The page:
Ted Cruz's Presidential Run Could Actually Be Way More Entertaining Than Rick Perry's

Rick Perry's awkward 2011 slog around the GOP presidential primary circuit felt kind of like putting a once-powerful horse out to pasture. A formidable politician, Perry led from the Texas governor's mansion for more than a decade using his power of appointment to leave a lasting conservative mark on things large and small before jumping into the fickle world of presidential politics.

Then things got weird. In his reported pain pill-fueled push for the GOP nomination for president, Perry at turns forgot what state he was in, oops-ed his way through a nationally-televised debate, and merrily sang "I've Been Working on the Railroad" to keep himself occupied entertained. At least he got a consolation prize: fresh off the heels of an embarrassing campaign, in Perry's final 2013 ride through the capitol he oversaw a session that even further legislated every uterus in Texas.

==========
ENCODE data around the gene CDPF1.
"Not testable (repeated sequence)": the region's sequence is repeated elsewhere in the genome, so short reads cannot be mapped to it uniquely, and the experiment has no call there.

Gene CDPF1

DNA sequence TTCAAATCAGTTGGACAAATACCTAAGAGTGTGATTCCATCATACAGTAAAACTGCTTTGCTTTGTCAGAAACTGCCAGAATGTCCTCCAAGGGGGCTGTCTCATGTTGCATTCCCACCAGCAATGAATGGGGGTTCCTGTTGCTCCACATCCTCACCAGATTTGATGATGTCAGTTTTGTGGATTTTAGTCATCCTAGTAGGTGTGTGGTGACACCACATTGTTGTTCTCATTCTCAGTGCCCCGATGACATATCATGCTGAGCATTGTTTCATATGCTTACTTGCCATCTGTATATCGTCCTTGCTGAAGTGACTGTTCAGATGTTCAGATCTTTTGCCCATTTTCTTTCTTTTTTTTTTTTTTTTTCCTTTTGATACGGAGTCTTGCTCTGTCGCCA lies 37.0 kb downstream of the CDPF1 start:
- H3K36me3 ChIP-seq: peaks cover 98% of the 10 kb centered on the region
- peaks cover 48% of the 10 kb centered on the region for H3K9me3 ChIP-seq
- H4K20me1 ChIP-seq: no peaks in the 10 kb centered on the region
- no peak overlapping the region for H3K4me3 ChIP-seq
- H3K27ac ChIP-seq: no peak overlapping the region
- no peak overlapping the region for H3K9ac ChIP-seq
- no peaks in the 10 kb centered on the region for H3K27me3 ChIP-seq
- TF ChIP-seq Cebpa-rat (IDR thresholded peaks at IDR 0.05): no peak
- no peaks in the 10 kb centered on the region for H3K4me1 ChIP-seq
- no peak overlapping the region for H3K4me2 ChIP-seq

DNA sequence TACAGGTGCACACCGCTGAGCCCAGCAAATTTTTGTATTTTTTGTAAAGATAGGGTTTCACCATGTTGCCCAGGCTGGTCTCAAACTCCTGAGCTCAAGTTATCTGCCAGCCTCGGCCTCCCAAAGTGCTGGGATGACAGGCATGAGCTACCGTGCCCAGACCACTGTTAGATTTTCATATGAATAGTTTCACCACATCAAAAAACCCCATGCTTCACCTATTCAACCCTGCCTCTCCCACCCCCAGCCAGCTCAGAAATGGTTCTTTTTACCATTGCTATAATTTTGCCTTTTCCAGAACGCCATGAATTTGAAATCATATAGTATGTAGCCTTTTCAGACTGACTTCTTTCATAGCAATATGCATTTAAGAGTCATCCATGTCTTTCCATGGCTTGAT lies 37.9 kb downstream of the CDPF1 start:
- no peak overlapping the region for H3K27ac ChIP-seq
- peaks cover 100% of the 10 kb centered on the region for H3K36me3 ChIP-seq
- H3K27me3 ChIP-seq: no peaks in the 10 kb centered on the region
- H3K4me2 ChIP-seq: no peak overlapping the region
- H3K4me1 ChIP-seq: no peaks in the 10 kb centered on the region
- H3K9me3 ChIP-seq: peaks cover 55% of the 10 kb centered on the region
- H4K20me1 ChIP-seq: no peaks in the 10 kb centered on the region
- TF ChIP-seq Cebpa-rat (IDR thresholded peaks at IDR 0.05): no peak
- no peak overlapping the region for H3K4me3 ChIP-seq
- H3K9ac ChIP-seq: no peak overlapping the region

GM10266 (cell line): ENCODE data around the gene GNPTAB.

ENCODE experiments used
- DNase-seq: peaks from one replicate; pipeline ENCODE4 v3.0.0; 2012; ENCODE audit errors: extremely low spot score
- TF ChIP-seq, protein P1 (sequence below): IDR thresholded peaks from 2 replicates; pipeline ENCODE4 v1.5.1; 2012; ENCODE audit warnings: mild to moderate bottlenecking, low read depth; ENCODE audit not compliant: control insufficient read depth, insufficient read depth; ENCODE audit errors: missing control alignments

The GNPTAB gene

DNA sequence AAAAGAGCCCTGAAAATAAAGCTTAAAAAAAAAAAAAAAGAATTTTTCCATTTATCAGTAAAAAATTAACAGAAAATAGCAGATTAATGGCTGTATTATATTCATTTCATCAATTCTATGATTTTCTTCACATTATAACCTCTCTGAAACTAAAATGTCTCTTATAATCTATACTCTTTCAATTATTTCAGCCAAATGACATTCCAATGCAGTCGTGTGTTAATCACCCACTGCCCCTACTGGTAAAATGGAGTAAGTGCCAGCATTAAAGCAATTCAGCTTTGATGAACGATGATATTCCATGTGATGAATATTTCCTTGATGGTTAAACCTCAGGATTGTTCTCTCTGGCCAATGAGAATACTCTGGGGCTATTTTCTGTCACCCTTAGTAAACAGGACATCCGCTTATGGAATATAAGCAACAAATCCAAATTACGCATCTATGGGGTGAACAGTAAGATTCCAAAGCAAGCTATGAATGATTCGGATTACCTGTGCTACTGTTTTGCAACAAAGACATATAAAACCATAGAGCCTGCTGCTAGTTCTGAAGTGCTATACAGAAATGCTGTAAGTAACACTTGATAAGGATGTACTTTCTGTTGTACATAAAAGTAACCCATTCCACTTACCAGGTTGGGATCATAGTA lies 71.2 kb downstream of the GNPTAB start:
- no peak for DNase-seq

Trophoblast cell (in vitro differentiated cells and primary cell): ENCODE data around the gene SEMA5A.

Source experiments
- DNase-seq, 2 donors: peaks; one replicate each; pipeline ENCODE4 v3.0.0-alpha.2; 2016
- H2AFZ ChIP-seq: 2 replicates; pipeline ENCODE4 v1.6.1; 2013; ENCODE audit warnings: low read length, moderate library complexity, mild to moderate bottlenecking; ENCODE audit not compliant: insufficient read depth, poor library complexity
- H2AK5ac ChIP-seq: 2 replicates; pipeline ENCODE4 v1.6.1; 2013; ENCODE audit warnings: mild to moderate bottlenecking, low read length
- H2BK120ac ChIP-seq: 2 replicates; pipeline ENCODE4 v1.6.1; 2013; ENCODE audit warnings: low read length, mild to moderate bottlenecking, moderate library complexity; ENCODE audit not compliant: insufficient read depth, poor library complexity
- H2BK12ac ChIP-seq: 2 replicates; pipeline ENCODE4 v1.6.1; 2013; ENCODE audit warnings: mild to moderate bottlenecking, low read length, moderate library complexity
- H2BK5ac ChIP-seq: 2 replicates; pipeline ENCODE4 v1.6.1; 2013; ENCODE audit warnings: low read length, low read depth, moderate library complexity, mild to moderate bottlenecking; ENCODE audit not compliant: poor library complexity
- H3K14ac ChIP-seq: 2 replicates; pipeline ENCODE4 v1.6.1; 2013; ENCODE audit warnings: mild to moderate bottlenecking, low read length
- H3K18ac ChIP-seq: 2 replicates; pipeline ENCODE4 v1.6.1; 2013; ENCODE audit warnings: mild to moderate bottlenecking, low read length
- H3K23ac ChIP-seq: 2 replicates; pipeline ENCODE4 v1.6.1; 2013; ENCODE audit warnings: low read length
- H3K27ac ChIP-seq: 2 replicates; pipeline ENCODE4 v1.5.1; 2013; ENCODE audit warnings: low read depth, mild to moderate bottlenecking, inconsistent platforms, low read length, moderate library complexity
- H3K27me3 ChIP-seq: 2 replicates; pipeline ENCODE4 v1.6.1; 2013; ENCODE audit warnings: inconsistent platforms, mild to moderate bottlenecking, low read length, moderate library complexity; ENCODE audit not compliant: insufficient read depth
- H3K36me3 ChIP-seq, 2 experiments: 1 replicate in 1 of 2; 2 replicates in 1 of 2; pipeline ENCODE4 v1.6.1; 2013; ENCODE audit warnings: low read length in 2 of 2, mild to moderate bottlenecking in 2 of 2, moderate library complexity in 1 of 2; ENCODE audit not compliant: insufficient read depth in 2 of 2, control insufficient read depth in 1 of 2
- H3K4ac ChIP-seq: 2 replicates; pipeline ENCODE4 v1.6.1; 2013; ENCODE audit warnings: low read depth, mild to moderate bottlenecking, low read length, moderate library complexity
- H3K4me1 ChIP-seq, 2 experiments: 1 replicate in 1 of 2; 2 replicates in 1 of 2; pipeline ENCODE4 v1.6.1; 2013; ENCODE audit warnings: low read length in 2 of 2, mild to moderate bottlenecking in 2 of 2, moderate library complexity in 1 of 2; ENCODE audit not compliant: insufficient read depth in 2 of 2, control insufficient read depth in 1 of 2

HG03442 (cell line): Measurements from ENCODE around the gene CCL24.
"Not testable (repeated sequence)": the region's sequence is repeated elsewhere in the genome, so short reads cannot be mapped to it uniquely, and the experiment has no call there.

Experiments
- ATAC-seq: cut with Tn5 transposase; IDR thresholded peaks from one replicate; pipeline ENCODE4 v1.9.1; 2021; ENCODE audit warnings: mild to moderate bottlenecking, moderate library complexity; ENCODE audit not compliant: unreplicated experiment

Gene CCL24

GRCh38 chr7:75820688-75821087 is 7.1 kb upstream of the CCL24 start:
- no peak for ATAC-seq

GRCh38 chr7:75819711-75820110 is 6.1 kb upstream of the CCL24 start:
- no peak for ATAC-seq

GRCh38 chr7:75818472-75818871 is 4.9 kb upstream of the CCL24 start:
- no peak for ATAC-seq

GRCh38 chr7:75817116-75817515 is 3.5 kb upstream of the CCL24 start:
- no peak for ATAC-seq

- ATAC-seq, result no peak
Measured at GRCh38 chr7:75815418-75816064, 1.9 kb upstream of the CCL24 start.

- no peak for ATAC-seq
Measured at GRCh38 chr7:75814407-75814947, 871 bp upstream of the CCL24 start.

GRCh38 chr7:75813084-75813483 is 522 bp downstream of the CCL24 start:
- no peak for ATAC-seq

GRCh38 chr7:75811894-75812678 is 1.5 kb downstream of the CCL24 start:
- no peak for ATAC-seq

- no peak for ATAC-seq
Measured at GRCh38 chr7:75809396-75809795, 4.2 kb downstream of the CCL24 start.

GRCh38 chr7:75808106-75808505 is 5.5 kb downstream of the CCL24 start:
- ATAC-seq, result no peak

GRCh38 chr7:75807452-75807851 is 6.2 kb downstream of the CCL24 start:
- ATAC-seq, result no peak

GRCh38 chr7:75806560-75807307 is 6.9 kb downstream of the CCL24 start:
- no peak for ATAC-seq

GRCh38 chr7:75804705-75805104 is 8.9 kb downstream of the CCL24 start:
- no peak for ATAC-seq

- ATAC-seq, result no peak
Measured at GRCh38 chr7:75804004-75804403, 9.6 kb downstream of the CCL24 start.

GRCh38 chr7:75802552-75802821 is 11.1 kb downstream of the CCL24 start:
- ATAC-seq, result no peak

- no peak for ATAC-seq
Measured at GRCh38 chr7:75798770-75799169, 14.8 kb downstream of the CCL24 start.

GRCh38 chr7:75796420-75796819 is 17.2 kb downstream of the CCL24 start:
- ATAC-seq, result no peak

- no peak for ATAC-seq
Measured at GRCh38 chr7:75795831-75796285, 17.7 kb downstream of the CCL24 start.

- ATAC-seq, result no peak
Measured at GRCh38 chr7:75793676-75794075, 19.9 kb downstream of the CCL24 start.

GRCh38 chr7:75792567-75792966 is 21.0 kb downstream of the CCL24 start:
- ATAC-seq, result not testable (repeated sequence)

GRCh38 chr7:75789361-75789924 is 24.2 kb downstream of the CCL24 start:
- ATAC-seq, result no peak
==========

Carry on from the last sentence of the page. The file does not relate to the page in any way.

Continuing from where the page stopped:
But Rick "felony-indictment" Perry is old news. Sure, he's put on his smart-guy glasses, formed a political action committee and set off to join the pack of hopefuls delivering far-right speeches to far-right crowds in early primary states. But more punchline than viable candidate, Perry's inevitable run is sure to be a way-more-depressing repeat of his last go at the GOP presidential nomination.

That Ted Cruz, though. He's the guy to watch. To the surprise of no one, Texas' firebrand freshman GOP senator announced his presidential campaign yesterday at Jerry Falwell's Liberty University, saying he hopes to channel support from the "silent plurality," ostensibly the die-hard evangelical crowd that thinks gay-luvin' America is just as doomed as Cruz does.

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Michael Barajas
Contact: Michael Barajas